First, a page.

When I came into the room, I saw Sam trying to concentrate on one of Gary Paulsen’s Hatchet Adventure Books. I asked him to come with me so we could chat. He got up right away and started to follow. Then he stopped, went back, and put something in his cubby hole in the back of the room. I asked him if he needed any of that for his next class, but he said his teacher just had him keep that stuff in the classroom, so he wouldn’t lose it.
As we made our way to my office, I asked Sam why he didn’t want to read chapter books. He replied, “I don’t like that I have to answer questions while I read.” We talked about how we don’t always have to answer questions. Next I asked him what kinds of books he liked to read at home. He said he didn’t. When I asked why, he said “We don’t have any books at home.” That stopped me short. Further questions helped me learn that he liked books with adventures and that he didn’t like chapter books in middle school because they didn’t have as many or sometimes any pictures compared to the books he liked reading.
Once at my office, we talked about how Sam might have handled the situation with his teacher differently next time. He had a lot of great ideas, and I learned that the will to read was there. We just hadn’t found the right books yet. As we neared the end of our chat, Sam said he needed a consequence for his actions because he didn’t handle it the right way. While it lifted my spirits that Sam knew he hadn’t handled his frustration well, I knew this was a blip. We had about ten minutes left in class, so I said that if it made him feel better he could sit in the ISS room until the bell rang but that he wasn’t being punished.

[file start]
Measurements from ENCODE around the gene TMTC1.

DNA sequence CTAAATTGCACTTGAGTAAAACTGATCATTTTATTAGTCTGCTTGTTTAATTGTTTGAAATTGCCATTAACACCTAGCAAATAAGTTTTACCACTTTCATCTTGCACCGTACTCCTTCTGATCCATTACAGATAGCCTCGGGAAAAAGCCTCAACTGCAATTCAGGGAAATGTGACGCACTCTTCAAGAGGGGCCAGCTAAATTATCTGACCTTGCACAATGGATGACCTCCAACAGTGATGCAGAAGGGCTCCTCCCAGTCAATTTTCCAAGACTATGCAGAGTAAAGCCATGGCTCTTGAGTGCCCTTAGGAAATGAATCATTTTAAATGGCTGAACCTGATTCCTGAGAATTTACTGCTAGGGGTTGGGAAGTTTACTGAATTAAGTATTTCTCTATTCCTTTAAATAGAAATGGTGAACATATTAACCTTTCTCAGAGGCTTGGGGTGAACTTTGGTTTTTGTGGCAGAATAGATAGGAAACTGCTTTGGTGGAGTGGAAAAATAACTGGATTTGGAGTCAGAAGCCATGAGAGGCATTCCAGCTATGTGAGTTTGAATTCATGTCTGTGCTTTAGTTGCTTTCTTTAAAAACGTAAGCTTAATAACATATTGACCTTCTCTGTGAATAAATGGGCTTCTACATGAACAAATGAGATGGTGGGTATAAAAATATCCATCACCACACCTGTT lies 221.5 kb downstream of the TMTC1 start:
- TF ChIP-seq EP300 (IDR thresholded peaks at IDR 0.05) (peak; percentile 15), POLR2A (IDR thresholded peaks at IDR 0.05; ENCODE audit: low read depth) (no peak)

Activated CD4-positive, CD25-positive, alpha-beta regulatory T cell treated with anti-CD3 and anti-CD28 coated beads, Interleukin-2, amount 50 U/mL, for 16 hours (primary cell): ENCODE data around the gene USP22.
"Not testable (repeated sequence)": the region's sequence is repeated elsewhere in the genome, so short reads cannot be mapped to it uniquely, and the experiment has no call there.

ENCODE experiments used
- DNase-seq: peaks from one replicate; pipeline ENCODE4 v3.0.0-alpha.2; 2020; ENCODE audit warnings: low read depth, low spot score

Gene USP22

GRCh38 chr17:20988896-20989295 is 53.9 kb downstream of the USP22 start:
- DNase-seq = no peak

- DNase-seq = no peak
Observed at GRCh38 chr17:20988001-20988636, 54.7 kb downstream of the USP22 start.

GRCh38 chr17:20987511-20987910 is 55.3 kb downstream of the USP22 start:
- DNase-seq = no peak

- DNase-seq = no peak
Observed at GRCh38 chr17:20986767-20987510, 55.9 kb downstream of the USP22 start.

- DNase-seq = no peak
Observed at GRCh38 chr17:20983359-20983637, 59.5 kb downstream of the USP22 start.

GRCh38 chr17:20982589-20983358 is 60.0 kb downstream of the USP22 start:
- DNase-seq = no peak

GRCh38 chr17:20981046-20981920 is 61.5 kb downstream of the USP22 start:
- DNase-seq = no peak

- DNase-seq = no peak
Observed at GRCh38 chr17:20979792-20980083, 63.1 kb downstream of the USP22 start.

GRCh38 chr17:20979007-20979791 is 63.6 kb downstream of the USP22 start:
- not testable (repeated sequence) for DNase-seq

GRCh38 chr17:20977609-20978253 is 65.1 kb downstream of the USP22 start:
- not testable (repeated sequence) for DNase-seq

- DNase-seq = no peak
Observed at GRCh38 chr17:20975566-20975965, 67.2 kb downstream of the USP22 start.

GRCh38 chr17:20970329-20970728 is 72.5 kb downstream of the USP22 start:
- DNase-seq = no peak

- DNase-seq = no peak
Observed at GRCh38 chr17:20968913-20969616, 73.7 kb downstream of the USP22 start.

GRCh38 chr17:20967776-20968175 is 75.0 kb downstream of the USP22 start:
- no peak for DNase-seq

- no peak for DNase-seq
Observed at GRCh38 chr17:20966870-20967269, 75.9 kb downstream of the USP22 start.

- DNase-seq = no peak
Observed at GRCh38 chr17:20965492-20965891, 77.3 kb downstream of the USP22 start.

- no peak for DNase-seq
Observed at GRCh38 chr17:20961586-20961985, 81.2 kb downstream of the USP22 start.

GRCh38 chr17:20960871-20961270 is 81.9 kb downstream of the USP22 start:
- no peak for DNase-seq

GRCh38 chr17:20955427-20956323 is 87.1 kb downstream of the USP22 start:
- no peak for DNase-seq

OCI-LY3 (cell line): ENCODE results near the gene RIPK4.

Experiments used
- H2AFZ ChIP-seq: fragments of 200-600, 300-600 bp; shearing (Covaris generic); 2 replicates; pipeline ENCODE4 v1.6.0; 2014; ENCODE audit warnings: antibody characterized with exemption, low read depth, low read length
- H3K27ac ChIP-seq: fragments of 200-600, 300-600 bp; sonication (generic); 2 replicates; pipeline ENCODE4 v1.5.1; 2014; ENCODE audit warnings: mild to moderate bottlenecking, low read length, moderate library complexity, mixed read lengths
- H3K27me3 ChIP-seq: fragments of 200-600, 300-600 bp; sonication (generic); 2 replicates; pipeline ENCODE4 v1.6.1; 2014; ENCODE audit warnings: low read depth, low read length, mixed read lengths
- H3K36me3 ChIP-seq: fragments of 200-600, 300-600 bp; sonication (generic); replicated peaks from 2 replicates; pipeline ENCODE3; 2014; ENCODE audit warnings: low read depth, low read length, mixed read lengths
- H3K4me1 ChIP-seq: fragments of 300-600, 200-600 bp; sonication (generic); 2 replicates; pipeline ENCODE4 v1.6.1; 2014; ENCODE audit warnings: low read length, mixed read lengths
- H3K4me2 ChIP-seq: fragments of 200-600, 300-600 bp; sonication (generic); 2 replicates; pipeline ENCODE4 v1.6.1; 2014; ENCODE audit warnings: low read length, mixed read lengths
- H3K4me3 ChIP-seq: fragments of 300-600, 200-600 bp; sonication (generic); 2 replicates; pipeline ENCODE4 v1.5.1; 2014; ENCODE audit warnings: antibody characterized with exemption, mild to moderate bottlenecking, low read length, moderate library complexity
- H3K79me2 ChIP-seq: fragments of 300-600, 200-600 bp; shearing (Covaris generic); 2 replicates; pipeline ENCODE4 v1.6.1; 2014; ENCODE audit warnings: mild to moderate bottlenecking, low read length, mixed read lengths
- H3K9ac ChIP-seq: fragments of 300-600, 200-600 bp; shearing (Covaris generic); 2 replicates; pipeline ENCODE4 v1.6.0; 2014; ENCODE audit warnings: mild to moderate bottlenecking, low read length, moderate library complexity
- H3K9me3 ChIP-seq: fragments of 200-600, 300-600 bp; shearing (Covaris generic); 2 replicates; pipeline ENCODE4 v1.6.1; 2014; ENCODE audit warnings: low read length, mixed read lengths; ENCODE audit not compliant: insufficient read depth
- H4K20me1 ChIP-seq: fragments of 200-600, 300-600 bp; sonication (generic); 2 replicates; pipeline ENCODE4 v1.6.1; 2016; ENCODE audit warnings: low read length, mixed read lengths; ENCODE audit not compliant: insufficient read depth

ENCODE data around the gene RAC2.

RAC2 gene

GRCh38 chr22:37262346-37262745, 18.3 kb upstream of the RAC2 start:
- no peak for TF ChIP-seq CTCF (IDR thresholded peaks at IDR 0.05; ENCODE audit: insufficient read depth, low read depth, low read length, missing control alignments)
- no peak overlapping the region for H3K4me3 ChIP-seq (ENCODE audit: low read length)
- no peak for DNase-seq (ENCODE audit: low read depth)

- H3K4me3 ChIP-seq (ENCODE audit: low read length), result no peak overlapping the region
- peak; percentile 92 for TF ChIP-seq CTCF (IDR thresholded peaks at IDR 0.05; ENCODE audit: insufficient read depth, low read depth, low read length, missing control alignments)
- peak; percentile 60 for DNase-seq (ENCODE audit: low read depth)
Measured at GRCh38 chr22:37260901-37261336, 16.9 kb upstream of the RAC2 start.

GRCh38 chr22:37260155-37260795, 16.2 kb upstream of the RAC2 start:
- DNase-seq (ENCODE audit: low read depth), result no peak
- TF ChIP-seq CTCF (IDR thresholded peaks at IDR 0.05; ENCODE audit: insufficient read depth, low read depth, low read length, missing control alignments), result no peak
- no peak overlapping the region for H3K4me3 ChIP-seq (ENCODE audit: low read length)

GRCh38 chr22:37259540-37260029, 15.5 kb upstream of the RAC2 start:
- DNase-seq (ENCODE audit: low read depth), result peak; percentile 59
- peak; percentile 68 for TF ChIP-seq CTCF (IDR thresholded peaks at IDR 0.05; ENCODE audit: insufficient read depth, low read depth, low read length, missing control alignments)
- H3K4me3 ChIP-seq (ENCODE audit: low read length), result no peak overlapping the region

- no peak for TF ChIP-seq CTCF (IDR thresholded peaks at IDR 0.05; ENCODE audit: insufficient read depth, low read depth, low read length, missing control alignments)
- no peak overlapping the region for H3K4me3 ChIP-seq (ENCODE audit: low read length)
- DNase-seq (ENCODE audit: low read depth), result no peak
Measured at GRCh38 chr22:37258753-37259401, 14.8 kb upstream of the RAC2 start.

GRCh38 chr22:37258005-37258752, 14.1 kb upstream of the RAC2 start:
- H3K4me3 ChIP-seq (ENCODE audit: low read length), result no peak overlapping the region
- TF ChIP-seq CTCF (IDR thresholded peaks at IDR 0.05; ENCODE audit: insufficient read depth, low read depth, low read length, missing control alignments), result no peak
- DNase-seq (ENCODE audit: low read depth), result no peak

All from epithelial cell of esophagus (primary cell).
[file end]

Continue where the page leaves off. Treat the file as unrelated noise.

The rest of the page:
At that moment, he took time to look around my office. He said, “Hey…do you like Star Wars?” I asked why he asked, and he correctly noted that I had thirteen different Star Wars things in my office. I told him that I LOVE Star Wars, and he screamed, “Me, too!” I told him I was just about his age when the original Star Wars came out in the theater. He said, “Wow. You are old.” We fist-bumped, and Sam headed to the ISS room.
After a minute, I checked on Sam and told him he could just sit if he wanted, but I asked him to think about reading his book. He opened it, and I said, “Sam, don’t do it for me. If you feel like it, do it for you.” A minute later, Sam came into my office asking for a pencil and paper. I asked why he needed those, and clearly exasperated with my lack of knowledge, Sam sold me in his best “Duh!” voice, “Because he’s going to have questions for me about my book!” I smiled a lot after that.
That weekend, I ended up inside Barnes & Noble, looking for Star Wars chapter books with pictures. I found lots of great-looking titles and settled on Star Wars: Before the Awakening.
Thursday morning of this week, I went down to that same teacher’s room and asked Sam to come with me to my office. I think he thought he was in trouble, because he pulled the Frankenstein march on me. When we got to my office, I pulled out the book and showed it to him. Sam’s face lit up and he just had a look of awe. I explained that this told the stories of some of the characters in The Force Awakens before we meet them in the movie. I talked about Finn and Rey and Poe. And then a funny thing happened. Sam leaned in close and whispered, “Actually, Mr. See, I haven’t seen the new movie. I don’t know who those people are.”